Soufriere Hills causing flight cancellations on Puerto Rico

Soufriere Hills on Montserrat in an undated image from the Royal Navy.

Just wanted to pass along this bit of news: the current eruptions at Soufriere Hills on Montserrat are prompting cancellations of over 40 flights today from Puerto Rico. This is due to the ash plumes from the current dome eruptions - the NASA Earth Observatory posted images of the recent activity showing the large, grey plume drifting to the west. What is impressive is that Puerto Rico is over 250 miles / 400 km to the west of Montserrat, so this ash must be significant enough to prompt these flight cancellations. The ash appears to be causing poor visibility at 10,000 feet / 3 km - along with being a threat to cause engine failure. Officials from Puerto Rico say regular flights will likely return tomorrow.

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A couple bits of news: The ash plume from the February 11, 2010 eruption of Soufriere Hills taken by theAqua MODIS camera. Image courtesy of the NASA Earth Observatory. Flights have been disrupted in the West Indies since last week with the large dome-collapse eruptions of Soufriere Hills on…
A pyroclastic flow from the February 5 vulcanian eruption of Soufriere Hills. Image courtesy of the Montserrat Volcano Observatory (MVO). UPDATE: See some amazing images of the recent eruptive activity over on Stromboli Online. {Hat tip to the Volcanism Blog via Eruptions reader CK.} One event that…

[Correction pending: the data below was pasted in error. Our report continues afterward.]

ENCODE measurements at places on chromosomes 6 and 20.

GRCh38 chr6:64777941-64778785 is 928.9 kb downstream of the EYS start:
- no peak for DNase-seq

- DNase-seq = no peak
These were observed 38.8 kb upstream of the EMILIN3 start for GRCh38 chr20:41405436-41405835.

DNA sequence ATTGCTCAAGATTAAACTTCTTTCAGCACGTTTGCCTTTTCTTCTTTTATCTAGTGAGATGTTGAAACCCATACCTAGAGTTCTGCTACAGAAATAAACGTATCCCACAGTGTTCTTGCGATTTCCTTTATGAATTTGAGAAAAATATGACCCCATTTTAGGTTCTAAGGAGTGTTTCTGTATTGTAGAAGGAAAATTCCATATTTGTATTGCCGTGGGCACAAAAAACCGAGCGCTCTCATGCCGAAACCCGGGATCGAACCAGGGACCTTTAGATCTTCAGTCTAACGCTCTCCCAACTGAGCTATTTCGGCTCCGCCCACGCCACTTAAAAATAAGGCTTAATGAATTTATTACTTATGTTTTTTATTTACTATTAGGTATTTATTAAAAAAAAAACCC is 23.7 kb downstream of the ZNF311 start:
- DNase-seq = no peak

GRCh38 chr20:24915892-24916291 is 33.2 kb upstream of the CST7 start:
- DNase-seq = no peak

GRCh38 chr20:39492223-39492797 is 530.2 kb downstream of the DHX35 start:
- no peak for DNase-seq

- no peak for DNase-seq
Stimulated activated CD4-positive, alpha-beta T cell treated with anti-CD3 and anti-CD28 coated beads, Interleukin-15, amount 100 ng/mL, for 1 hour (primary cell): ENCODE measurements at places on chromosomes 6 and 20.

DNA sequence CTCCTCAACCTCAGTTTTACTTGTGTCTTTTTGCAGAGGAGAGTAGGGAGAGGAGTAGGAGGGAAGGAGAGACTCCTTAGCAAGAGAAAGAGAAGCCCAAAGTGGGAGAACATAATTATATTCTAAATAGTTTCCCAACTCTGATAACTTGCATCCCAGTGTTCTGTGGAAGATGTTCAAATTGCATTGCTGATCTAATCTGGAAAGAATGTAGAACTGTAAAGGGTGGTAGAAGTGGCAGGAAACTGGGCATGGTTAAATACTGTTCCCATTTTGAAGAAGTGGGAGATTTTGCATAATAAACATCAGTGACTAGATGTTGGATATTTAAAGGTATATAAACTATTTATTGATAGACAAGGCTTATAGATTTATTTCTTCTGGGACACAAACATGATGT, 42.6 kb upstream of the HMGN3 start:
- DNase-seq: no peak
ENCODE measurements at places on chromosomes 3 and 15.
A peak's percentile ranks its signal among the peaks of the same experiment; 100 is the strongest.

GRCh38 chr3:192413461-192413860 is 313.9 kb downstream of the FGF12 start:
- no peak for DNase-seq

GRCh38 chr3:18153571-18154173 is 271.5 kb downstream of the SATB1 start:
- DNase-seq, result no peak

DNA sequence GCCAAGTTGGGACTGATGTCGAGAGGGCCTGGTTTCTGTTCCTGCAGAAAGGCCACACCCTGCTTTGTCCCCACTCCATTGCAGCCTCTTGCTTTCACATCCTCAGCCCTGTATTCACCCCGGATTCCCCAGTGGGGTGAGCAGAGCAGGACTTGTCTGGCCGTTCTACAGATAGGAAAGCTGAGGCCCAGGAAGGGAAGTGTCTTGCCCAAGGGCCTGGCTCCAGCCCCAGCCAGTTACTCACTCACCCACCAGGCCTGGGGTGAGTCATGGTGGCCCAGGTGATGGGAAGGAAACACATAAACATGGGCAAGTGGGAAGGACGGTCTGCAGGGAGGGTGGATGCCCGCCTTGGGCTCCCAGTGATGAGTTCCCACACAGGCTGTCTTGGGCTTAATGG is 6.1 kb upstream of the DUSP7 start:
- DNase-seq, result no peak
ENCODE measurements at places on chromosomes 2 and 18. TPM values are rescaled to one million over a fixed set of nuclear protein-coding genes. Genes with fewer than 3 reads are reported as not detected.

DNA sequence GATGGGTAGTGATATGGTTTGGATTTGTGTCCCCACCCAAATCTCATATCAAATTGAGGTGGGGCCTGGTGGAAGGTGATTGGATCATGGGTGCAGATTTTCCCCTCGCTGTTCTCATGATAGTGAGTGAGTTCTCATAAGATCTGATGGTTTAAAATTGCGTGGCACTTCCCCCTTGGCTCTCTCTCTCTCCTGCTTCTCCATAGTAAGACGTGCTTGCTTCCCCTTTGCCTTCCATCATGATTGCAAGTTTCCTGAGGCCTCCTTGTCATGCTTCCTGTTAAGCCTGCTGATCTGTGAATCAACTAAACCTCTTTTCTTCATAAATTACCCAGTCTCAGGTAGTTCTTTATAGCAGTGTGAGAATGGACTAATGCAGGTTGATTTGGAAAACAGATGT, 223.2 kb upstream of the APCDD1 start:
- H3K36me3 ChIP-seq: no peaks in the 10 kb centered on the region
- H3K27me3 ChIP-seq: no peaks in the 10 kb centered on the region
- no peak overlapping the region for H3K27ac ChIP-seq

Sometimes it is hard to keep up with the mountain of remote sensing (or not so remote) images that get released on the internet. Over the last few days, the NASA Earth Observatory has released a bunch of images/videos of current eruptions, so I thought I'd round them all up here for you to peruse…
Two impressive eruptions going on right now: Soufriere Hills erupting on February 11, 2010. Image courtesy of the Montserrat Volcano Observatory. Soufriere Hills just keeps on raising the bar during its new eruptive period. The volcano on Montserrat in the West Indies produced a 15 km / ~45 000…

Looks like Montserrat and Redoubt are really turning up the heat on the Pliny award!!!

By stephen tierney (not verified) on 30 Dec 2009 #permalink

Thomas: I've seen that video before, it's Santa Maria (Santiaguito -sp?) in Guatemala

I've got a general question there is in Bolivia at 67 degrees west and 20 degrees south a huge salt flat at 12,000 feet. It is something like 67 by 87 miles in size. Now there seem to be a number of volcanoes in the area. Could this be an ancient caldera that got covered with salt? Have there been any geological examinations that can prove/disprove this notion? I am just considering this because 12,000 feet is a rather high altitude to have such a flat expanse - or am I wrong? Are there many or any other high non-volcanic plateaus like this around the world?

By Thomas Donlon (not verified) on 30 Dec 2009 #permalink

Hey I was boen on this island, seems like the ash is getting stronger

By Nichelle Ryan (not verified) on 31 Dec 2009 #permalink

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